This Week in Upper School 9/11/2020
...by Lauren Eisenberg
The Shinshinim program brings recent high school graduates from their homes in Israel to Las Vegas and cities around the world to share their love of Judaism and their lived experiences in the homeland. And although they haven’t left Israel and stepped foot yet in Las Vegas, our Shinshinim, Raz and Shai, are making quite an impact! Every Thursday, the Shinshinim engage in community-building activities with our middle schoolers during their home room period. Using Flipgrid, Raz and Shai have introduced themselves to the students, spoken about their hobbies, and shown them their hometowns -- and soon, they will be sharing with students their favorite foods and their family traditions at Rosh HaShanah. Our sixth through eighth graders have responded with adorable videos of their own, which Shai and Raz view, as well as and give shout outs to their favorite uploads. Students are excited to be meeting the Shinshinim (virtually, for now) and Raz and Shai feel like they are getting to know the students, even though they are still in Israel. Ask your child to show you the heartwarming collection of videos at https://flipgrid.com/dd707f49. Last week, 57 students responded so we are seeing a high engagement rate -- it’s a wonderful example of creating community through technology!
...by Ling-Chih Bachman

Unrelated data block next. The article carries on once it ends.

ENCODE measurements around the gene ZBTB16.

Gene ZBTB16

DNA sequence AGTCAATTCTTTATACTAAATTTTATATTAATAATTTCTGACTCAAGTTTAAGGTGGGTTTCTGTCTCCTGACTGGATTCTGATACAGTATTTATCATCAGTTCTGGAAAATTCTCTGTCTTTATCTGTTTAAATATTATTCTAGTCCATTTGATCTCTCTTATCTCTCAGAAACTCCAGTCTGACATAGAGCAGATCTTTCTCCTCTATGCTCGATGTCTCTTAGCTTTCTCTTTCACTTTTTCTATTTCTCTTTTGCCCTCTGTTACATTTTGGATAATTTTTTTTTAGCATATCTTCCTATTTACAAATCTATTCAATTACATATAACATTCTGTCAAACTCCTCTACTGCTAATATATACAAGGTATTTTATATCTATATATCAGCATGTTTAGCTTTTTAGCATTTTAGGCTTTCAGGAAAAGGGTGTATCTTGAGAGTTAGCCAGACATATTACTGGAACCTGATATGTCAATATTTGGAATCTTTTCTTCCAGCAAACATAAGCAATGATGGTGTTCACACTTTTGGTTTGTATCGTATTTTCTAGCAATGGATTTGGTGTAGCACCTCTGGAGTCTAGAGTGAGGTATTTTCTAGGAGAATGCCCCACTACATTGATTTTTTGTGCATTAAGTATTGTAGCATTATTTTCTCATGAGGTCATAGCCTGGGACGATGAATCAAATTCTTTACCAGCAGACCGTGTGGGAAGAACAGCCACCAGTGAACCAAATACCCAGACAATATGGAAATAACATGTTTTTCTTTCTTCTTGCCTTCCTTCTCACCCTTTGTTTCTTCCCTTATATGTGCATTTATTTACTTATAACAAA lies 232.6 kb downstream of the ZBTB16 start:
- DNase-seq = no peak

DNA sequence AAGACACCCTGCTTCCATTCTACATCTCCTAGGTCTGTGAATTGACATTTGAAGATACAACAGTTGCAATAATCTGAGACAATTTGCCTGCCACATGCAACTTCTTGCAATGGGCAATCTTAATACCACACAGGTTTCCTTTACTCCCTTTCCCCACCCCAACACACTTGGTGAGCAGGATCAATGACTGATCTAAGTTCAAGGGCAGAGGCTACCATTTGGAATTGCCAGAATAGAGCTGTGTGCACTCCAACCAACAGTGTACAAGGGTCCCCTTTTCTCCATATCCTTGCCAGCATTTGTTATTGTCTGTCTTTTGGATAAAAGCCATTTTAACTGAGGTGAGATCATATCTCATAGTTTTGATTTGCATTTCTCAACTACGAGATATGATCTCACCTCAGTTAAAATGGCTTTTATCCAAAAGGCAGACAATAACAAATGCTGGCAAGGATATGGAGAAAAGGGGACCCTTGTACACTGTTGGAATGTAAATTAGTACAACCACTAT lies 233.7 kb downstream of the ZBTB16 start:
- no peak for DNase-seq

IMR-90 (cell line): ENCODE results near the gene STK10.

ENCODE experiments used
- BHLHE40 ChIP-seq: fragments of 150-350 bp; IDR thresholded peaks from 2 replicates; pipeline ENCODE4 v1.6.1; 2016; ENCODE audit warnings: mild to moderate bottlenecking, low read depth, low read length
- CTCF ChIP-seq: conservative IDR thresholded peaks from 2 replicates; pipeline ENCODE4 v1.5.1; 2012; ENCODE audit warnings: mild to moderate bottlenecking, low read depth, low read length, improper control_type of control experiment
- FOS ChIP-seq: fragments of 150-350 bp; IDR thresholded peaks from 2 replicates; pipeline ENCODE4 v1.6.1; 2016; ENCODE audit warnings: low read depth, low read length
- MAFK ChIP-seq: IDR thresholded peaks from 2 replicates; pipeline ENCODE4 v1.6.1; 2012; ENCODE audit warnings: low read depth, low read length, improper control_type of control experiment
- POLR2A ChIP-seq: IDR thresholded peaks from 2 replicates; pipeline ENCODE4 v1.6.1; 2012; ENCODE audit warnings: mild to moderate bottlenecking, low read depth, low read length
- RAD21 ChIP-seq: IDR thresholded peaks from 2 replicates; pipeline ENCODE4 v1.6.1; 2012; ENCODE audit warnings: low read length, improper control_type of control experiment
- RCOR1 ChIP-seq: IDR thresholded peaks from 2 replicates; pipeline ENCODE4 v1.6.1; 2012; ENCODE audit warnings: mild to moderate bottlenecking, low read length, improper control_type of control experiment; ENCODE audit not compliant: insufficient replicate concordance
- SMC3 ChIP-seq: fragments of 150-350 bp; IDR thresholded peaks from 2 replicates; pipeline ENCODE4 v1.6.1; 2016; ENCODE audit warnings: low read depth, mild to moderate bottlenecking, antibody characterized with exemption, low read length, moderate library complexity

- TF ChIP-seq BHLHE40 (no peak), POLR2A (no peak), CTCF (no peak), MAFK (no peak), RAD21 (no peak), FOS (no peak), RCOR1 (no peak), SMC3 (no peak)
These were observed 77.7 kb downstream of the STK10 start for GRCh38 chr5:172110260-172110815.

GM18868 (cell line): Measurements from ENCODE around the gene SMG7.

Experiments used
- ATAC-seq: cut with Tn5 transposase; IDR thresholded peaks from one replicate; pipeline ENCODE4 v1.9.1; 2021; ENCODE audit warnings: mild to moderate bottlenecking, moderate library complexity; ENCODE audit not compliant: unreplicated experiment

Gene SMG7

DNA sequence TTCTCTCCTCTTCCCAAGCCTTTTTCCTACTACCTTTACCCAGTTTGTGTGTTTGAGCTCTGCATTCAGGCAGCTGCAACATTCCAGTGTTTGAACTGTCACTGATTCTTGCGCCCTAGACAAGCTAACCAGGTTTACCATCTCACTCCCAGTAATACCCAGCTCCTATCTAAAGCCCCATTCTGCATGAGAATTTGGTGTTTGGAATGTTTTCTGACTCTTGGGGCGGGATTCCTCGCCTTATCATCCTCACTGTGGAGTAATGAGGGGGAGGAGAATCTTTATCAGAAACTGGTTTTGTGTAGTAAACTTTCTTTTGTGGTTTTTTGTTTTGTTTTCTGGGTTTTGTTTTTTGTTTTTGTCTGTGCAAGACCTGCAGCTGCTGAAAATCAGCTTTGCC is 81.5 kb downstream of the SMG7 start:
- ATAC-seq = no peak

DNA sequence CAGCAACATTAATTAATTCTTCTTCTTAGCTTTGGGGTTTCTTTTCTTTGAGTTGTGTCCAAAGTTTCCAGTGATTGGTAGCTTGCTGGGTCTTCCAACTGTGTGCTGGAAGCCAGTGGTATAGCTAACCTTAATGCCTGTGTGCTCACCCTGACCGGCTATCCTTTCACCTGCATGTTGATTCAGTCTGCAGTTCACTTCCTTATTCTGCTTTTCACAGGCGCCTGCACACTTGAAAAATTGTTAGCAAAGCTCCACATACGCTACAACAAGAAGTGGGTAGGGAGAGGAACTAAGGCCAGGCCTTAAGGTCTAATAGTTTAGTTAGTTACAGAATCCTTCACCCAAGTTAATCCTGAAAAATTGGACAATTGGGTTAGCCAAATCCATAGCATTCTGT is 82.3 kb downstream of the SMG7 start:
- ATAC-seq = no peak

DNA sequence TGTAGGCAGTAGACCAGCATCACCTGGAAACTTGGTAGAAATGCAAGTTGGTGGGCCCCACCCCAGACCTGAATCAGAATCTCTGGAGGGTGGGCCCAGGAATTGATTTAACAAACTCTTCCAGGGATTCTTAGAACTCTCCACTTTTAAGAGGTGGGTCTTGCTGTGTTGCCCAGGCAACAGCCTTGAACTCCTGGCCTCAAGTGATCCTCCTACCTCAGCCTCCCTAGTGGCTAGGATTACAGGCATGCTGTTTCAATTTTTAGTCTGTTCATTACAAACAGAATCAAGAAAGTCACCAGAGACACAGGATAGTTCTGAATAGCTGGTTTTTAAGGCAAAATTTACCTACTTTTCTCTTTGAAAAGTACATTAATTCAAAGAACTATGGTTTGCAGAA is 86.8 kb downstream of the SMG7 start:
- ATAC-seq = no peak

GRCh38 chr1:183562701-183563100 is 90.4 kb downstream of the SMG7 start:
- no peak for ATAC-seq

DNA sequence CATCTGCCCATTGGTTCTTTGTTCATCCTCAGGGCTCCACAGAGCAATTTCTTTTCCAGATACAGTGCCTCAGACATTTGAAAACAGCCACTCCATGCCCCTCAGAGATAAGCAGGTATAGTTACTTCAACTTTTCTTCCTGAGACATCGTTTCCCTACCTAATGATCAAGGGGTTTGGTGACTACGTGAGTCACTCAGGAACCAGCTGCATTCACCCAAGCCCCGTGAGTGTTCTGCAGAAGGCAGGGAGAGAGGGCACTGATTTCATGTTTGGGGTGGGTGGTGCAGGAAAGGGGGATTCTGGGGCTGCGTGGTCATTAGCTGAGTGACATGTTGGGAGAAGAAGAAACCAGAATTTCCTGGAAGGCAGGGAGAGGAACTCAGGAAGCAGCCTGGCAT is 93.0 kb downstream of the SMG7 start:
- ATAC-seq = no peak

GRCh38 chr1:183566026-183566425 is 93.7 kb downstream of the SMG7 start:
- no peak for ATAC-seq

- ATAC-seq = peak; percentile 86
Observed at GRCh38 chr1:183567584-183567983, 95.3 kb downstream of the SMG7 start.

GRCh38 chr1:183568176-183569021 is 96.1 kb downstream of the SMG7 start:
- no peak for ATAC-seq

PreCalculus is a fascinating, challenging math course that puts together the building blocks of Algebra I, Geometry, Algebra II, and Trigonometry in preparation for the study of Calculus. As part of our Honors and Advanced Placement-level math course sequence, PreCalculus represents the first step in our triad of high-level courses which also includes AP Calculus AB and AP Statistics. This week, students in PreCalculus engaged in a hands-on investigation to determine the relationship between the dimensions of a 2D net (a template) and the volume of the resulting, folded rectangular prism. Students cut out squares of different size lengths from the four corners of an 8.5-by 11-inch sheet of paper. They then folded up the flaps and measured the volume of the open top box formed by the net. Each class then explored how length, width, height, and volume are all functions of the size of the cutout and which values constitute the domain. Using Desmos, an online graphing tool, students explored the graph of the volume function and were intrigued to see how volume increased with the size of the cutout -- but only up to a certain value. As PreCalculus classes move further into the semester, our high-level students will continue to use both technology-rich and everyday modeling tools (like paper, scissors, and rulers!) to explore, and quantitatively describe, the world around them!